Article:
After mosquitoes were implicated in the transmission of the disease, a thorough mosquito eradication program began, and yellow fever was wiped out in Cuba.

    Included References

    1. Bulletin Hist. Med 1977, 51, 87 (Reed's story)

    Additional Resources

    1. Microbe Hunters, Paul de Kruif, Chapter 11, A Harvest/HBJ Book, San Diego, 1926.
    2. Journal of the American Medical Association, 1940, 115:1943 and 1563.
    3. Guinea Pig Doctors, Jon Franklin, John Sutherland, Morrow, NY, pages 183-226, The Forgotten Hero of Yellow Fever, 1984.
    4. Film: Yellow Jack: Walter Reed in Cuba, 1938 Metro-Goldwyn-Mayer (based on play which was based on deKruif book)
    5. Subjected to Science, Susan Lederer, Johns Hopkins University Press, Baltimore, 1995.
    6. Undue Risk: Secret State Experiments on Humans, Jonathan D. Moreno, W.H. Freeman and Co. NY, 1999.
    7. Acres of Skin, Allen Hornblum, Routledge, NY, 1998.


    Students should understand the following:
    • History of informed consent
    • Rights of volunteers in medical research
    • Balance between individual benefit and societal benefit in research
    • Design of clinical trials
    • How mosquitoes transmit diseases
    • Causes and symptoms of yellow fever
    • Endemic disease
    • Epidemic disease
    • Obligations, duties and autonomy for soldiers
    • Obligations, duties and autonomy for civilian research subjects
    • Obligations, duties and autonomy for doctors and researchers

    Suggested Questions for Discussion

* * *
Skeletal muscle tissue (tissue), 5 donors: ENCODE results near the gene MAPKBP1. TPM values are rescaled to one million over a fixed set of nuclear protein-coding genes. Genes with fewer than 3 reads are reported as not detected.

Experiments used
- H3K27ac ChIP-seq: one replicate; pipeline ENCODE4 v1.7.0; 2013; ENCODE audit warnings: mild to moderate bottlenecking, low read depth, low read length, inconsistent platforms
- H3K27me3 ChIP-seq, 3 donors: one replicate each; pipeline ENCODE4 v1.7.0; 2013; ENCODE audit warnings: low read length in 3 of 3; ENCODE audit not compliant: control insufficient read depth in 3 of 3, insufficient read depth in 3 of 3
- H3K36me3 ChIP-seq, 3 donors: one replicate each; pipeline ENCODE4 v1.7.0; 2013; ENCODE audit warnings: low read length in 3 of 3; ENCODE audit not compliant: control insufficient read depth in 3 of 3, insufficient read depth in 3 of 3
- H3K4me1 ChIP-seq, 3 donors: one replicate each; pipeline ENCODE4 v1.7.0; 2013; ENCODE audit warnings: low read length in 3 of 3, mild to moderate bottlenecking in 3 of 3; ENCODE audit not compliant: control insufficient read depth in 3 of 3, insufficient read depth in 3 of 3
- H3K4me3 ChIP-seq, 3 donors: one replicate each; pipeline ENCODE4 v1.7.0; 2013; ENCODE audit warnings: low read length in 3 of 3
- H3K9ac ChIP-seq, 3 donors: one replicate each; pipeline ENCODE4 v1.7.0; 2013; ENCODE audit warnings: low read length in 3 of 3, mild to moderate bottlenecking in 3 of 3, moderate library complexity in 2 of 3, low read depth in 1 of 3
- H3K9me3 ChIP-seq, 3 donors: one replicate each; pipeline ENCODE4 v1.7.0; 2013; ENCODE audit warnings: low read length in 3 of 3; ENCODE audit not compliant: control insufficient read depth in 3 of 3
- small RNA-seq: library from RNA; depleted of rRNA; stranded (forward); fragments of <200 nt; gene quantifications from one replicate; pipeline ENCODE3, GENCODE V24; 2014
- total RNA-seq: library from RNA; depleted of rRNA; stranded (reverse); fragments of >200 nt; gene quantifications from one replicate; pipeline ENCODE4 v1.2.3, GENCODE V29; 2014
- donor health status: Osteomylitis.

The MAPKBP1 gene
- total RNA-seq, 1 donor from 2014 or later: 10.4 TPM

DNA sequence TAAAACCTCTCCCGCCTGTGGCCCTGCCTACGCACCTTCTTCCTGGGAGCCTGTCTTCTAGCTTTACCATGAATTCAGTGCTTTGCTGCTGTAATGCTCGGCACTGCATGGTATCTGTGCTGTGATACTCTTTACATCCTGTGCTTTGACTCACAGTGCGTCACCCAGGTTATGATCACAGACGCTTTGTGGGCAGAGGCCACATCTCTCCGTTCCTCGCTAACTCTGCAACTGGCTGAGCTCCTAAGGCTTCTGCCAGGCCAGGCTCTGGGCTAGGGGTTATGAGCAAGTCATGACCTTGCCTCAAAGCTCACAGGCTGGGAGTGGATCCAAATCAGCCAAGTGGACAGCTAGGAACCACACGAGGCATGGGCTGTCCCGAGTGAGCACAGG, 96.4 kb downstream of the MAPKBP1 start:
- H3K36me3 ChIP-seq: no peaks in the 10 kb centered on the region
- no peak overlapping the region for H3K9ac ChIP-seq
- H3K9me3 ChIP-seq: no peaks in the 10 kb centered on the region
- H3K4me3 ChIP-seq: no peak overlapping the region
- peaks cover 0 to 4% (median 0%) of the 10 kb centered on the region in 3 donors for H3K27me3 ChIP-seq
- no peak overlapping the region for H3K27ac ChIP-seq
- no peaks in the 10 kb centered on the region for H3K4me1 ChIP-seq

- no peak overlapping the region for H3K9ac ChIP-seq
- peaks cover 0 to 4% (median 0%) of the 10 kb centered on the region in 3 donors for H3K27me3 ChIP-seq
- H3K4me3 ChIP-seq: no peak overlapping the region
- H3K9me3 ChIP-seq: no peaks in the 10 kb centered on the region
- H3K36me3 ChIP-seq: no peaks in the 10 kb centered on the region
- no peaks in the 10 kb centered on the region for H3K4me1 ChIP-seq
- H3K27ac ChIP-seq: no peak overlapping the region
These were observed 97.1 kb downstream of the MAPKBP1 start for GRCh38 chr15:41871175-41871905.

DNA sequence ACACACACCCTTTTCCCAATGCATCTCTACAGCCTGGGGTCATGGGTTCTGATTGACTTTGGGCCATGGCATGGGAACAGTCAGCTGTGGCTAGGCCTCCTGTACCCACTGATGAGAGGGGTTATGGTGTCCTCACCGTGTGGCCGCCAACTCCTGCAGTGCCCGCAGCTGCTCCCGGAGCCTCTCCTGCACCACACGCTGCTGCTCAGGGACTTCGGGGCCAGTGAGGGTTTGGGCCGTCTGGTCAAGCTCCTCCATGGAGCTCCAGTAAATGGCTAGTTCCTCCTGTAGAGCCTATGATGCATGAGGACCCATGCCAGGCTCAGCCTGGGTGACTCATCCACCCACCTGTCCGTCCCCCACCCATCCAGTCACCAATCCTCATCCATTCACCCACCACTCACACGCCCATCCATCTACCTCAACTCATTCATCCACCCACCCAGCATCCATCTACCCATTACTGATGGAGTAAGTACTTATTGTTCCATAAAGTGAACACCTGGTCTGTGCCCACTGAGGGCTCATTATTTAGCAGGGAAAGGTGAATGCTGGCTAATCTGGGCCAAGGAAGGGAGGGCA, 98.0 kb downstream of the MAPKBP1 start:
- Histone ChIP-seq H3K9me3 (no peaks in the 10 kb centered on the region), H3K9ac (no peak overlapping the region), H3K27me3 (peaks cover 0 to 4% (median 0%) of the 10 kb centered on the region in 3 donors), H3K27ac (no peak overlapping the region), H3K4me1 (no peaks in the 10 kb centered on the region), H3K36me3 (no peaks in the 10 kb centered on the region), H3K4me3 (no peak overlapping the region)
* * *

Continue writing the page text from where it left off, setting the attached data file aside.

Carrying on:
1. The 12th century Spanish rabbi, doctor, and philosopher Moses Maimonides said "May I never see in the patient anything but a fellow creature in pain." What did Maimonides understand about his obligations to his patients?
    2. What is informed consent? What types of information and interactions should researchers give to volunteers to ensure that the volunteers are truly informed?
    3. What are the pros and cons of paying people to participate in clinical trials? Do payments corrupt or compromise "volunteerism?"
    4. Consider this quote from Claude Bernard: "The principle of medical morality consists then in never performing on man an experiment which would be harmful to him in any degree whatsoever though the result may be of great interest to science, that is, of benefit to save the health of others." What are the rights of individuals in a society? What are the rights of the society?
    5. If an individual living in a given society wishes to benefit from the medical research carried out by that society, does the individual have an obligation to participate in research? In what circumstances would an individual place the benefits of medical research to society above the benefits to herself or himself?
    6. Were the yellow fever experiments exacting too large a personal price from subjects?
    7. In the past, people with infectious diseases were quarantined. Why is this practice not common any more? What are the issues raised by quarantine in a democratic society?